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Week in Review

Week Ending: Friday, September 21, 2018

Recap & Commentary

Markets ended the week higher despite a further acceleration in the trade war between the U.S. and China. Both the S&P 500 and Dow Jones Industrial Average (DJIA) notched new record highs while international markets posted strong returns, thanks to a second consecutive weekly decline in the USD.

On Monday, President Trump announced a new round of tariffs on an additional $200B of Chinese goods; the initial tariffs will be 10% before increasing to 25% at the start of 2019. China immediately retaliated by introducing tariffs ranging between 5% and 10% on $60B of U.S. imports.

Interest rates continued to move higher with the 10-Year Treasury yield ending the week at 3.06%, its highest level since mid-May. The move back above the psychological barrier of 3.0% comes amid ongoing efforts by global central banks to normalize monetary policy. At its September meeting, the ECB announced it would slow the pace of its monthly asset purchases from €30B to €15B as it looks to conclude a quantitative easing program by year-end. On Friday, the Bank of Japan (BOJ) reduced its purchases of longer-dated bonds for the first time since July, resulting in Japanese yields reaching their highest levels since the BOJ announced its negative interest rate policy in January 2016. This week, the U.S. Federal Reserve is expected to raise interest rates for the third time this year. All of these moves reinforce the notion that interest rates will likely continue to move higher.

Ongoing Brexit negotiations suffered a setback when EU leaders, including EU President Donald Tusk and French President Emanuel Macron, criticized UK Prime Minister Theresa May’s current plan as unworkable. In response, May described negotiations as having reached an impasse, challenged EU leaders to produce a better plan, and revived the idea that, for the UK, no plan may be better than a bad plan.

Economic Bullet Points

Housing—August Housing Starts handily beat consensus after rising 9.2%, led by a sharp 29.3% increase in multi-family starts. However, single-family starts, the more important component of the reading, rose just 1.9%. Housing permits, the forward-looking component, fell a greater-than-expected 5.7%. Sales of Existing Homes were unchanged from July and missed consensus for the fifth consecutive month. YTD, total sales of existing homes are down 1.5%, with single-family homes down 1.0% and condos down 4.8%. In sum, housing continues to lag behind the general pickup in economic activity due mainly to rising home prices which have exacerbated affordability issues and dampened demand, especially among first-time buyers.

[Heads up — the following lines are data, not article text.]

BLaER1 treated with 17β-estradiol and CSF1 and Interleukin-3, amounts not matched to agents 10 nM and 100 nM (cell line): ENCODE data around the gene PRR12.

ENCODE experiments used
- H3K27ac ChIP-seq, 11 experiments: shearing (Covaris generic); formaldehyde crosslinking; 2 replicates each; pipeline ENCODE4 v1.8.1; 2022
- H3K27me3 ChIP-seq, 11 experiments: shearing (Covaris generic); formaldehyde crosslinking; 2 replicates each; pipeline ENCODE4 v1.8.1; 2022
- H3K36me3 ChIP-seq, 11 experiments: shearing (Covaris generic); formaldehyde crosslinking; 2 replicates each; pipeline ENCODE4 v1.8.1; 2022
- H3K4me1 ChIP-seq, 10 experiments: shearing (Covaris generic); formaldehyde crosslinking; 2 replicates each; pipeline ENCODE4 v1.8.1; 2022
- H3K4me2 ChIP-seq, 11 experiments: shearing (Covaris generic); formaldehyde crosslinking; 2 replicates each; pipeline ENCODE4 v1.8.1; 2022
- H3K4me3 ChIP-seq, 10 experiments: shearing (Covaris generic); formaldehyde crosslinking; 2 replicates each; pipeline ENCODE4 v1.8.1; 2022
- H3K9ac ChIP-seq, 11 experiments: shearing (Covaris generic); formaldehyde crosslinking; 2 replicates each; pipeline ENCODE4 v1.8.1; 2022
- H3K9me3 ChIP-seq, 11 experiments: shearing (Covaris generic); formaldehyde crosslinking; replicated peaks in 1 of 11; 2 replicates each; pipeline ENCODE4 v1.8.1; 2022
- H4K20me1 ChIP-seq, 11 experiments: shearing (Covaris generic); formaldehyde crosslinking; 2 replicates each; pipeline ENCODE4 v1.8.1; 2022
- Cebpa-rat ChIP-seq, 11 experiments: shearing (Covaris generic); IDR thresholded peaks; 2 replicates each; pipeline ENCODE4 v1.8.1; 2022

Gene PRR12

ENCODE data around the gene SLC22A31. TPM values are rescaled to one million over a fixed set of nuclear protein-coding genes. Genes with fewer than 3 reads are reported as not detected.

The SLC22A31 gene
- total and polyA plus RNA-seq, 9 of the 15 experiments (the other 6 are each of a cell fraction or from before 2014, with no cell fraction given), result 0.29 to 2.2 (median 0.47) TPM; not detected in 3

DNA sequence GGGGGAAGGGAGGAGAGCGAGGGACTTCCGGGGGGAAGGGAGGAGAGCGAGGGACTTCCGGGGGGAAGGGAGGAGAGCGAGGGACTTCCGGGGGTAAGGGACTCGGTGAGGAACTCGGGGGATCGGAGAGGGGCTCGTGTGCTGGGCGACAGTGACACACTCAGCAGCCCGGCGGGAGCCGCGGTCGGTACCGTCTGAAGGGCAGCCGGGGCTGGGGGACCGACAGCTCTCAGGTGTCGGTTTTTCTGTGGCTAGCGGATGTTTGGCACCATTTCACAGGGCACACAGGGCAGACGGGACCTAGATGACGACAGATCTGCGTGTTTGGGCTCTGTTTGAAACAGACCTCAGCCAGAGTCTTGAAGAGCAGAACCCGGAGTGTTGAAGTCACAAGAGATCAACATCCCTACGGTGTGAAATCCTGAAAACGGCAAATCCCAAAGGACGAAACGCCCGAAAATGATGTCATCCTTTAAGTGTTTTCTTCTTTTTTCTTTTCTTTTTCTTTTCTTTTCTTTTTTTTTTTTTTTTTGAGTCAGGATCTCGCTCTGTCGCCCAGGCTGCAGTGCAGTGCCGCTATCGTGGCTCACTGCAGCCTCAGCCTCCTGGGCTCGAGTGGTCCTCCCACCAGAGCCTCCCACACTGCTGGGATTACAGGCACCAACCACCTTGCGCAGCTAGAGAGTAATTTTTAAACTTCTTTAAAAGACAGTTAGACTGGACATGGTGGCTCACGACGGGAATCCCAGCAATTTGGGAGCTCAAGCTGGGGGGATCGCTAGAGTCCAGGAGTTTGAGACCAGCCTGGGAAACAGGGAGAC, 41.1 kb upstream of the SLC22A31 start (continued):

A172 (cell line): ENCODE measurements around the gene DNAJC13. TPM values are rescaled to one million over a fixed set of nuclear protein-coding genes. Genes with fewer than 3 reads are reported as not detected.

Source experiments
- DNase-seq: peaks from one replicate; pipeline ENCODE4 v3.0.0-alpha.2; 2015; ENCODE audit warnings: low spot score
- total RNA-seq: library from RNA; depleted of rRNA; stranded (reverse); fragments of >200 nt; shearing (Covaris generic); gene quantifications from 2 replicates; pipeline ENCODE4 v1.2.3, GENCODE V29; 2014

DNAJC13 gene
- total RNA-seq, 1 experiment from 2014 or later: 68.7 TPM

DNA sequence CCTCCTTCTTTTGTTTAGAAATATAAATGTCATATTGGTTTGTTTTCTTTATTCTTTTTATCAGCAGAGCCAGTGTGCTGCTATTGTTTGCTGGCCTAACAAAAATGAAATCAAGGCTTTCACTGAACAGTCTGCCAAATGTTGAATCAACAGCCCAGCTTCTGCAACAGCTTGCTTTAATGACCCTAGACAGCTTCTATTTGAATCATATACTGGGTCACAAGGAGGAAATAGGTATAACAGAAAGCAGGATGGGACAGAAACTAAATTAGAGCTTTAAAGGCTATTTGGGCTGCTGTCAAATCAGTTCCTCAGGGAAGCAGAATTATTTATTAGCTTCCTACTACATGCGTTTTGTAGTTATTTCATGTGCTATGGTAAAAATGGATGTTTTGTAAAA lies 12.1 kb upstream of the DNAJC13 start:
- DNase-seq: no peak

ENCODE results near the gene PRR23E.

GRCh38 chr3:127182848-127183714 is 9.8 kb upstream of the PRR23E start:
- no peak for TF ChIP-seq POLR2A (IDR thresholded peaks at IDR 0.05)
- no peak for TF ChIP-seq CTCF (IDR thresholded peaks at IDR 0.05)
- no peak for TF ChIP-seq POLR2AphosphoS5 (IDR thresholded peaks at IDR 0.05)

Leading Indicators—The index of leading economic indicators (LEI) posted a solid 0.4% advance in August driven by a surge in ISM manufacturing orders, gains in the stock market, and declines in unemployment claims. Housing aside, the LEI is pointing to a healthy finish for the 2018 economy.

Jobless Claims—All four key readings–weekly and 4-week average initial claims and weekly and 4-week average continuing claims–are at historic lows, which is consistent with a low unemployment rate and robust job growth.

 

Of Note

According to the Commerce Department, U.S. companies repatriated ~$170B in overseas cash during the second quarter. While that marked a significant increase from the ~$35B repatriated a year earlier, it was substantially less than the ~$294B in the first quarter immediately following the new tax legislation.

Market Indices Week of 9/21

S&P 500                            0.9%

Russell 2000                  -0.6%

MSCI EAFE                      2.9%

MSCI EM                          2.2%

Commodities                 2.4%

Barclay’s Agg.               -0.3%

US Dollar Index            -0.7%

10-Yr Yield                     3.07%

WTI Oil ($/bl)                     $71

Gold ($/oz)                     $1,199

The Week Ahead

  • GDP
  • Corporate Profits
  • New Home Sales
  • Durable Goods Orders
  • International Trade in Goods
  • Consumer Confidence
  • Jobless Claims

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